The Casual Vacancy is painful, beautiful, uncomfortable, dark, funny; but mostly it's honest. Rowling's gorgeous prose is familiar to Harry Potter rea...moreThe Casual Vacancy is painful, beautiful, uncomfortable, dark, funny; but mostly it's honest. Rowling's gorgeous prose is familiar to Harry Potter readers, and her storytelling is as masterful as ever in The Casual Vacancy.
I think if you enjoy works by Jonathan Franzen, Ian McEwan, Stieg Larsson, and Jeffrey Eugenides, then maybe you'll also enjoy this book. The characters are flawed in the most candid and raw ways imaginable; characters so realistic that the reader can put a face (yet different name) to each of them. It's not difficult to relate to the villains and heroes, which might explain why some readers do not like the book.
No, it's not Harry Potter, and readers should not expect it to be. But it is brilliant.(less)
Um, I don't know where to start. I'll try to be non-spoilery.
I usually don't read book reviews or seek information about the plot of a book before I r...moreUm, I don't know where to start. I'll try to be non-spoilery.
I usually don't read book reviews or seek information about the plot of a book before I read it. So, the only things I knew about The Name of the Star were those on the book jacket. Southern girl, London boarding school, strange "power," and it's written by Maureen Johnson. My point is that I didn't have any expectations of this book.
And I'm glad I didn't know what to expect. I'm pretty sure I would have been disappointed if I had known anything about the story before turning the first page.
There is a lot of potential to make a very good, suspenseful young adult thriller in this book; it just never really delivers. I don't believe seemingly caring American parents send their only child to a boarding school that's in such close proximity to so many murders. I don't want to read how close-knit a family is--I want to see it and feel it. I don't believe a villain chooses serial killing as a means to such a simple end. I don't want so many gruesome murders to have such little meaning. I don't believe the mechanics of the supernatural elements in the plot. I like my supernatural rooted in some kind of reality, and I had too many unanswered questions to really enjoy the story as it unfolded.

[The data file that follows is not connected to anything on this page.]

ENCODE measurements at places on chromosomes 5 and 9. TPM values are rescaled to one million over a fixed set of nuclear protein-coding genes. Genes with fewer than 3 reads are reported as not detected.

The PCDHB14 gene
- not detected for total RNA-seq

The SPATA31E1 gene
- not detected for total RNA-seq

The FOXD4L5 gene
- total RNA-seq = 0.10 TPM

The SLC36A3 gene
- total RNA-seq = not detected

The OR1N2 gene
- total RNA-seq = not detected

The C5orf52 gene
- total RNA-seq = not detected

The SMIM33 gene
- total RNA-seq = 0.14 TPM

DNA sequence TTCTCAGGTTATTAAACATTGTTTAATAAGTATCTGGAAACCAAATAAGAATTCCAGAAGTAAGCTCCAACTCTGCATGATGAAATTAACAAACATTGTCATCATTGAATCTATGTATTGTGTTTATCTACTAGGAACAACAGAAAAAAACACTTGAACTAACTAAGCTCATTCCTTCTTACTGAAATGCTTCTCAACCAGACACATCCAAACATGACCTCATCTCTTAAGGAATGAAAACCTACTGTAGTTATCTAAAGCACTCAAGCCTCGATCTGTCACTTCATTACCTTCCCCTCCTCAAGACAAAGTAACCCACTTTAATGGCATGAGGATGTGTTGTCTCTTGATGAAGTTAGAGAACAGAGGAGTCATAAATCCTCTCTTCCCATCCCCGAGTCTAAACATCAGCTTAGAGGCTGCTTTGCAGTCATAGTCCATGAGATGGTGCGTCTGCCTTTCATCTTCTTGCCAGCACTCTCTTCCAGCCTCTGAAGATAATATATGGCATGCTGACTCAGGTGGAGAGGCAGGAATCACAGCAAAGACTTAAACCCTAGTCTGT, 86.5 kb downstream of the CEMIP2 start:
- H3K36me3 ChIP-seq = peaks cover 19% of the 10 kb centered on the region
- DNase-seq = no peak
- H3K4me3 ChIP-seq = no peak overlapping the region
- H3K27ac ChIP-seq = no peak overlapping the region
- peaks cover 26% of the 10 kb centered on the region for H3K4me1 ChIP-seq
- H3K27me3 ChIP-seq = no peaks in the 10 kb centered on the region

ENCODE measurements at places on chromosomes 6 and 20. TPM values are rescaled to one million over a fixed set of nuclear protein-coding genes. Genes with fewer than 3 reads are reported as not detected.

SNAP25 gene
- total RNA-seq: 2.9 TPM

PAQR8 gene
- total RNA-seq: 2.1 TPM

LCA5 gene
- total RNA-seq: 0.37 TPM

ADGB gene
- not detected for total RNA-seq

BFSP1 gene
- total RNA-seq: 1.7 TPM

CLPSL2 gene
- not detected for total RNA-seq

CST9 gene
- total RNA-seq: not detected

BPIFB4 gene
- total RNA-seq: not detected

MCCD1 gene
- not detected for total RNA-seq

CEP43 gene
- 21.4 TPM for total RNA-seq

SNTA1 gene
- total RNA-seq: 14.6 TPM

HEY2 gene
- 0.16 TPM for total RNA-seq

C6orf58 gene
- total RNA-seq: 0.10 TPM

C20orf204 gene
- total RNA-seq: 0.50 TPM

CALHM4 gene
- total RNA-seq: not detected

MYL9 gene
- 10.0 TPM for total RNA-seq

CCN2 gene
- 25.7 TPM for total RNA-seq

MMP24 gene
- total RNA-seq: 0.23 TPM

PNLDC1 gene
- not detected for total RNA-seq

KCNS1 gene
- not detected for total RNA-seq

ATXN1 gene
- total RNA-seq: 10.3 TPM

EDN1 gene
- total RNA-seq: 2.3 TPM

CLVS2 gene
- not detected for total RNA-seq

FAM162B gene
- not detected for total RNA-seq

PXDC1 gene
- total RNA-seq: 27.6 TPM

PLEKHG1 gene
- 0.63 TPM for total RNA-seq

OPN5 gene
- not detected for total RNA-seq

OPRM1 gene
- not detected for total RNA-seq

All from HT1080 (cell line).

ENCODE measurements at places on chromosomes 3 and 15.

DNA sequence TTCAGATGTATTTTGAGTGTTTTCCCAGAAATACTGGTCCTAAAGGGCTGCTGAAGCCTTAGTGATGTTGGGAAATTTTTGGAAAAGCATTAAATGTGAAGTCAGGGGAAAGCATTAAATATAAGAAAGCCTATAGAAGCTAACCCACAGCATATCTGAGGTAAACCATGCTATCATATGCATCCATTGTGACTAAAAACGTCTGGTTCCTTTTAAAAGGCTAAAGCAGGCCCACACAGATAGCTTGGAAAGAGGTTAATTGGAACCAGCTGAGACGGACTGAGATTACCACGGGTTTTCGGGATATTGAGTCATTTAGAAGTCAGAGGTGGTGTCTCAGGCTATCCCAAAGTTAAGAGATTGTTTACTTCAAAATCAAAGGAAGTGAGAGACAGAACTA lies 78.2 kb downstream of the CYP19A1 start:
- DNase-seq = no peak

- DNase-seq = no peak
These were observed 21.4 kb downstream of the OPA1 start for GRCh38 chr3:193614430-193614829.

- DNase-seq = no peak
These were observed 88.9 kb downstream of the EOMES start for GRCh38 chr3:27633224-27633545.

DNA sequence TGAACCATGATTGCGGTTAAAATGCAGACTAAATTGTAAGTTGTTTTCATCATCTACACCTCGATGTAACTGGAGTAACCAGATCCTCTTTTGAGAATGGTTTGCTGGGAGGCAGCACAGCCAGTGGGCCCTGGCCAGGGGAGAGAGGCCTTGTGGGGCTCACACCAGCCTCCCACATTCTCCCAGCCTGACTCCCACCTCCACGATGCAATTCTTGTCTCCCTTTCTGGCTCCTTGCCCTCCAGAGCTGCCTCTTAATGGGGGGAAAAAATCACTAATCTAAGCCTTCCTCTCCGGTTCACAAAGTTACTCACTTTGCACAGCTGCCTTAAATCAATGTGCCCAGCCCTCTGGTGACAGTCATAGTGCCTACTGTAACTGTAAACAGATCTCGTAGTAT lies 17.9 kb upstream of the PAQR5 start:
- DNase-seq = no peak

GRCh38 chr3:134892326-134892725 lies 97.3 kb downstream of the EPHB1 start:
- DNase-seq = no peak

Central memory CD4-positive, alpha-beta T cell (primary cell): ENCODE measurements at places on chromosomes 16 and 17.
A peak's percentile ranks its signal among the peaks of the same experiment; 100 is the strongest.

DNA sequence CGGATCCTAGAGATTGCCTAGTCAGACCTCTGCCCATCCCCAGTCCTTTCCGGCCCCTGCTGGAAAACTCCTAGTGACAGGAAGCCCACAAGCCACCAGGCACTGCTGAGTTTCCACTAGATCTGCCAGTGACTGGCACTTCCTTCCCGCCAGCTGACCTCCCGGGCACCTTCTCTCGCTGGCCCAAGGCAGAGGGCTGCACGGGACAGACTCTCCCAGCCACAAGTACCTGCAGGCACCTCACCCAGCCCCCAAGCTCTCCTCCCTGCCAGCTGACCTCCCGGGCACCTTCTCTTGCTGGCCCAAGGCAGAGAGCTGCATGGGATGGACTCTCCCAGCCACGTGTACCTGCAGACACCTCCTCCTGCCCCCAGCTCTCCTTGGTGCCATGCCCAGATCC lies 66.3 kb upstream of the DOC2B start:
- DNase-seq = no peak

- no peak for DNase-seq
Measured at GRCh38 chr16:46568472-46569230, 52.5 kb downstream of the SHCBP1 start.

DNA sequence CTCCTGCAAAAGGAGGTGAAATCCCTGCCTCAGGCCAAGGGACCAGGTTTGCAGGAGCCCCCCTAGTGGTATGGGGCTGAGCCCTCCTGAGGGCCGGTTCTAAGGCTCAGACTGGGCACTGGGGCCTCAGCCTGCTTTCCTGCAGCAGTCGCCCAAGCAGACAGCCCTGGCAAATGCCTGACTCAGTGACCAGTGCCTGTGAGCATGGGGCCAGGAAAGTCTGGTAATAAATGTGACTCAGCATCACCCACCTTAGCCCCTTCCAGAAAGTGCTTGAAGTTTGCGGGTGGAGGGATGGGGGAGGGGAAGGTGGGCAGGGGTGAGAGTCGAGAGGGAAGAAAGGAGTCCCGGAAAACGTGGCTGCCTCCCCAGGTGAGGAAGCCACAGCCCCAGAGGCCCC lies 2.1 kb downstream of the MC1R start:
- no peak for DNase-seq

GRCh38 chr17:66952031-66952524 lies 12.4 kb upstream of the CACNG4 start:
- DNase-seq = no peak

I think the biggest disappointment for me is the lack of gravity in the storytelling. Maybe the goal is to be a young adult Sookie Stackhouse series. But I don't really like the Sookie Stackhouse series. The flippant humor throughout the book felt misplaced. Don't get me wrong--I loved the humor! It's just not balanced well against the creepiness, in my opinion.
Also, since I knew next to nothing about the book, I was thoroughly confused when it ended. I couldn't find anything on the physical book to indicate it was the first in a series. I only knew there would be at least one more book because I have friends who mentioned "the next book." This book can be read on its own, but it also leaves the reader with a bit of a cliffhanger. So when I finished it, not only was I bewildered about what I had just read, but I was also confused about whether it was supposed to leave that cliffhanger. I wondered if I missed something.
I'm a big fan of character development in a book, and I didn't see any of that in The Name of the Star. The characters are flat; I didn't feel compelled to care about any of them, really. A few are interesting, but before they're truly developed, they disappear in the background like wallpaper.
Overall, it's an entertaining read. Its energy ebbs and flows to really great highs and sadly flat lows, but I think its strengths warrant you give it a try if you like the following: young adult fiction, suspense, creepy stuff, Sookie Stackhouse (minus the sex), and not getting too emotionally invested in characters.(less)
Excellent pacing and engaging storytelling. I really enjoy each character; usually I can find someone to dislike in any book. Even "bad" and minor cha...moreExcellent pacing and engaging storytelling. I really enjoy each character; usually I can find someone to dislike in any book. Even "bad" and minor characters shine in City of Bones. I love how Clare has written a paranormal book that doesn't read like a paranormal book. By that, I mean City of Bones doesn't rely on the usual demon/magic/undead/super-powerful elements to drive the storyline. And that's refreshing.(less)